Digitalab Featured Photographer: John Burrows
At Digitalab, we appreciate the power of photography, whether it’s personal or professional. We asked John Burrows for one of his images and posed a couple of questions to find out exactly what it is he loves about photography and what he’d say to any enthusiastic photographer hoping to make a career out of their passion.
Tell us a bit about this image and why you chose it to be featured.
Picking an image for this was very tough, but very interesting as it’s not something I’ve ever had to do before!
I’ve decided to go with this image of DJ Ashba from a Guns ‘N’ Roses show in Newcastle last year. The reason I’ve picked this shot is because it was the realisation of one of my ambitions and the culmination of a LOT of hard work.
I’ve been a concert photographer for about 5 years now. I started off shooting work for a small German metal website, then moved onto my own site (ishootgigs.com), then gradually onto larger national sites as I wanted to better myself – to get access to the bigger Arena shows, you need to be shooting for bigger publications.
Eventually though, I needed to scratch the itch of having my work in print. I find photography an amazing art form, but it doesn’t cut it for me when it’s simply on a screen. I need to see a tangible product via print.
I’ve been a reader of Classic Rock Magazine for as long as I can remember, and in March 2012 I sent my portfolio over and had a chat with the Editor there. He paired me up with an absolutely amazing journalist from Newcastle (Simon Rushworth – Rushonrock.com), and told us to hang fire for some work – I think it was 4 days later, we got a last minute shout to head down to cover Guns at Newcastle Arena.
I remember waiting for the issue to come out – because we don’t actually get told which images are being used in advance, and there was a quarter page photos of Axl alongside Simons review. I was proud as punch, but I didn’t realise until later that evening they had actually used this shot of DJ Ashba on top of the drum riser on the inside cover of the mag – practically full page. My first issue, and I’d bagged a prime spot. I was completely made up 🙂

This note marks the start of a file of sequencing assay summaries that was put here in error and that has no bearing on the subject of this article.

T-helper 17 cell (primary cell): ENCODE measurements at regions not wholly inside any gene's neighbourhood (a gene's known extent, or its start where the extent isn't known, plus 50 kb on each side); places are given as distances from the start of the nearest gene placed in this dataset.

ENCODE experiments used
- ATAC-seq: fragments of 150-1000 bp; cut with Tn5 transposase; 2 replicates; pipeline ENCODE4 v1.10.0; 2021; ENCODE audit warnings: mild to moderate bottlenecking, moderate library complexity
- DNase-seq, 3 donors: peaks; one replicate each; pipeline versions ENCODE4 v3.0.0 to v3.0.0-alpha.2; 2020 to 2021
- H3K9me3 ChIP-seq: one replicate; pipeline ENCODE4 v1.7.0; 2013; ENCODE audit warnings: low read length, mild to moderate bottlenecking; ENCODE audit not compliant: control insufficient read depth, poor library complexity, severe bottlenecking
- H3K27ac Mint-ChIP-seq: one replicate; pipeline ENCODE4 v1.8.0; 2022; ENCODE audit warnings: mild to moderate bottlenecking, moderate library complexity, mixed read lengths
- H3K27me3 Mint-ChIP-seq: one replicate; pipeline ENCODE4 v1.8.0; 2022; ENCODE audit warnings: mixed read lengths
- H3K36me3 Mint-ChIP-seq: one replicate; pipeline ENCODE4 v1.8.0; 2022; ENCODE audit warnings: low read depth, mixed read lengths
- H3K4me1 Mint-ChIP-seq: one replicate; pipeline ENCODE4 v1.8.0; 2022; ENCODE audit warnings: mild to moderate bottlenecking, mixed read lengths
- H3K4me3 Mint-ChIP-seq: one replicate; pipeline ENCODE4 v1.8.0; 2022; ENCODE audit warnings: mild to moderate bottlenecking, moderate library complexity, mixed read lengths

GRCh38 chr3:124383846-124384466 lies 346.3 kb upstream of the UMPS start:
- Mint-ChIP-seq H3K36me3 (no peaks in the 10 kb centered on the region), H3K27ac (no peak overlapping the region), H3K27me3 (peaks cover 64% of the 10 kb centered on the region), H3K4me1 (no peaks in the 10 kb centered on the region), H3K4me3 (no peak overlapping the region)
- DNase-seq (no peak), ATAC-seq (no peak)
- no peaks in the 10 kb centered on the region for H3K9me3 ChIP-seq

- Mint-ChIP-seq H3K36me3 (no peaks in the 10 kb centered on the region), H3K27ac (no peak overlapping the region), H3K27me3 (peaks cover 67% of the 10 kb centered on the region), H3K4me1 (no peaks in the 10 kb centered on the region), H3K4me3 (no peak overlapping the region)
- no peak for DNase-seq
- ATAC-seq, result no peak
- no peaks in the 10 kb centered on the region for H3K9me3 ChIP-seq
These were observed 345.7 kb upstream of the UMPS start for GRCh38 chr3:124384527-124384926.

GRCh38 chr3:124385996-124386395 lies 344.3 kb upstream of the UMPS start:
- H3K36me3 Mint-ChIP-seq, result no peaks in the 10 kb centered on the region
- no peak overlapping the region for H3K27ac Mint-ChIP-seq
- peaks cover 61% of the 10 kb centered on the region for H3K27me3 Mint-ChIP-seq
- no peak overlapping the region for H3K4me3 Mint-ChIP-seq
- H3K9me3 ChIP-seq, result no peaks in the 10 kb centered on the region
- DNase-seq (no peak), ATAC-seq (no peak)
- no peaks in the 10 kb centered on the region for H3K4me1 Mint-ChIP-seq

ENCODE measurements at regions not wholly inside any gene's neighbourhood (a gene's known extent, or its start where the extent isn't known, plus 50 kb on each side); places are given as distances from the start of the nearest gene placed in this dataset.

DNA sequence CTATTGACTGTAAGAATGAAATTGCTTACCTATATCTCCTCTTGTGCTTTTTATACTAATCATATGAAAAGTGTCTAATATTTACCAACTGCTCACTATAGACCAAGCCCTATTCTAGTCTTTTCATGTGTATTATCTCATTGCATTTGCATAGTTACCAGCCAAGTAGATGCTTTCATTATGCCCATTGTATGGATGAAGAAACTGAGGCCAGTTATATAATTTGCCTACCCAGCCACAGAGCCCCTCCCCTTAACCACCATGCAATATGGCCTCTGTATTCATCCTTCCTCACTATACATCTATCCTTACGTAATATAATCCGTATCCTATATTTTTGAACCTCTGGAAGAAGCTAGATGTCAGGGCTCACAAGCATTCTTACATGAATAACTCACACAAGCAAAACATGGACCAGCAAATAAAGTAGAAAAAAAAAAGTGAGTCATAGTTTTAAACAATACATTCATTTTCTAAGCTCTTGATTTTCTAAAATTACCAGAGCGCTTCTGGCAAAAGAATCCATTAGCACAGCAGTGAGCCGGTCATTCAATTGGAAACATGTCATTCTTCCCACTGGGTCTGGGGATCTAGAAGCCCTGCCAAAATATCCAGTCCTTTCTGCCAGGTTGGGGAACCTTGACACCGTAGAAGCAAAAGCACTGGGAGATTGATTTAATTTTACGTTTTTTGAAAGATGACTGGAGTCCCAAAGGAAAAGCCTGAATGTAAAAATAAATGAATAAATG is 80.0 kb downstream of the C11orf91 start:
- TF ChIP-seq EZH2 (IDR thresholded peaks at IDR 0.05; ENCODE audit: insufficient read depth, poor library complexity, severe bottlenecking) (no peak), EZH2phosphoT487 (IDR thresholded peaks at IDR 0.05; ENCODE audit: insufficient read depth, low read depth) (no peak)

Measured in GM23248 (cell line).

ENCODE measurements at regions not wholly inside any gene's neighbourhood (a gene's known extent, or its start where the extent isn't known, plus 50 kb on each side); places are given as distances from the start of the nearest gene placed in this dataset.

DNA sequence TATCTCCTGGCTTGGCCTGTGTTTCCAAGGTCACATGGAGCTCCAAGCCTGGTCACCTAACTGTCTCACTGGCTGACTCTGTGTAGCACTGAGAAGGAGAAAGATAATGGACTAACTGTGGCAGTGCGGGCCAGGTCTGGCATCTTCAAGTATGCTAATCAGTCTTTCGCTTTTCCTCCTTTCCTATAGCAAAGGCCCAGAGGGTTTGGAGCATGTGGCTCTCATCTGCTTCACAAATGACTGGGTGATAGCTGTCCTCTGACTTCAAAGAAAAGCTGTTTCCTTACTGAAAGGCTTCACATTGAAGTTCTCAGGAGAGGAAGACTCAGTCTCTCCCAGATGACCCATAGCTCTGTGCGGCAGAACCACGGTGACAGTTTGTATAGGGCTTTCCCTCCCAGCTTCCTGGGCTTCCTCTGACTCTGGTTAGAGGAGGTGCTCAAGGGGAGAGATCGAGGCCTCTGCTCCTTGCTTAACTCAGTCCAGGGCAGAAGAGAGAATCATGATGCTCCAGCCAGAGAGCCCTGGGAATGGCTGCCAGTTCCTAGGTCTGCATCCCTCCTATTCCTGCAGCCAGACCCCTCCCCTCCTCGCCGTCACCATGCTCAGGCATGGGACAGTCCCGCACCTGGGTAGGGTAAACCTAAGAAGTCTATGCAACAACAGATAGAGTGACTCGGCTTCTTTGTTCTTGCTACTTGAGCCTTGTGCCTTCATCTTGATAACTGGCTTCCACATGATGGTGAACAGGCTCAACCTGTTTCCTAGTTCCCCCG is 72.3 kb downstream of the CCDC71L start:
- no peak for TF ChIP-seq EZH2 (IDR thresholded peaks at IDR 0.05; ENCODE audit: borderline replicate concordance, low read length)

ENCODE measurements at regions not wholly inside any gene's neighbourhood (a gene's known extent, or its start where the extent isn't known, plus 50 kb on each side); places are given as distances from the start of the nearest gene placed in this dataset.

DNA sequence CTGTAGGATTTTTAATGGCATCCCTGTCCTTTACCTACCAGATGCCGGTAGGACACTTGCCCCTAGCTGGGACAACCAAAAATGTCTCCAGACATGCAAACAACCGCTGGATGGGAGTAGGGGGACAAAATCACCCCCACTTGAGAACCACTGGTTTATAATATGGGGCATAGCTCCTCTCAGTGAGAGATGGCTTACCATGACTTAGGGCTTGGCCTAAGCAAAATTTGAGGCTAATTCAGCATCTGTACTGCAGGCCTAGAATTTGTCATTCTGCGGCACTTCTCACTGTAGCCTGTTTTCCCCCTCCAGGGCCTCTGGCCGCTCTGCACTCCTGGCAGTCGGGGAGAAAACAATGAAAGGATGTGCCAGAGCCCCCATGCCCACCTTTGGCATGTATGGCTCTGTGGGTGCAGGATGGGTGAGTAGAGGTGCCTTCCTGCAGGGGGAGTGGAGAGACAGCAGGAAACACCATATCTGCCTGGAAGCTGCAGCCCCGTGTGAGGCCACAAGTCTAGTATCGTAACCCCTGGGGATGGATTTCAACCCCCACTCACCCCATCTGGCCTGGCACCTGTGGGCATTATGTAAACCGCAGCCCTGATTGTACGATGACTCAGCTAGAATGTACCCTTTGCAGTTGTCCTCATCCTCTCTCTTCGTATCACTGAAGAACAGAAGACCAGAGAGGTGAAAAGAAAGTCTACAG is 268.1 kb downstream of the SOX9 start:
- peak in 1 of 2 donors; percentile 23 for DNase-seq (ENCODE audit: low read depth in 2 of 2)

Which styles of photography most interest/inspire you?
I’m into some very dark imagery at times. My first love will always be high contrast black & white work, and for that I have to give props to an unsung hero of mine, Graham Lowe. Seeing his printed output in the flesh is jaw dropping and I’ve not seen anybody else’s work come to life in print as much as his does.
A good friend of mine has also just turned me onto the work of Doug Chinnery and in particular, his ‘Obscura 1’ work is fascinating.
Portraiture is a passion of mine as well (my other site is http://johnburrowsphoto.co.uk), so I can’t get enough of the work of Zack Arias and Joey L. I’ve always loved off camera lighting, and as I shoot a lot of landscapes when I get chance. The recent work of these two guys – they’ve been getting into the panoramic side of things – is great to keep tabs on as it crosses over with my style of shooting (I’m a huge fan of epic wide shots. I don’t generally shoot many close crops. 16:9 for the win).
What one piece of advice would you give to an aspiring photographer?
Always do your research and learn to communicate with people. I find Concert Photography to be 10% shooting concerts and 90% research/preparation. If you want to shoot gigs, you HAVE to be able to get on the phone, find the person handling the PR and chase people.
You’ll get passed from pillar to post, you’ll get told there is no chance, and you’ll have to blag yourself through so many uncomfortable situations to get in there. But if you want it bad enough, it’s achievable. And I think that rule can be applied to any realm of photography really.
If I could slip in a separate bit of advice that not many people seem to mention, purely for aspiring concert photographers – use YouTube before the show. You get 3 songs, it’s hectic, and it’s over in the blink of an eye. There is a LOT of competition for these images. So give yourself a head start by searching YouTube for recent shows by the artist you are covering. The set lists don’t change much from show to show and you can differentiate your shots by being in position for choreographed events that happened at specific times during specific songs. Be prepared and take the pressure off a bit.
I knew Guns would start with ‘Chinese Democracy’ that night, I knew Ashba would be up on the drum riser, and I knew I wanted something with a boat load of negative space in it, because that’s just what I’m into. This is the image I pre-visualised and walked away with and it got me that spot in the mag.
Most of all, no matter what you do – just enjoy yourself. Every now and then remember to take a deep breath, take a look around and appreciate the privileged position you are in 🙂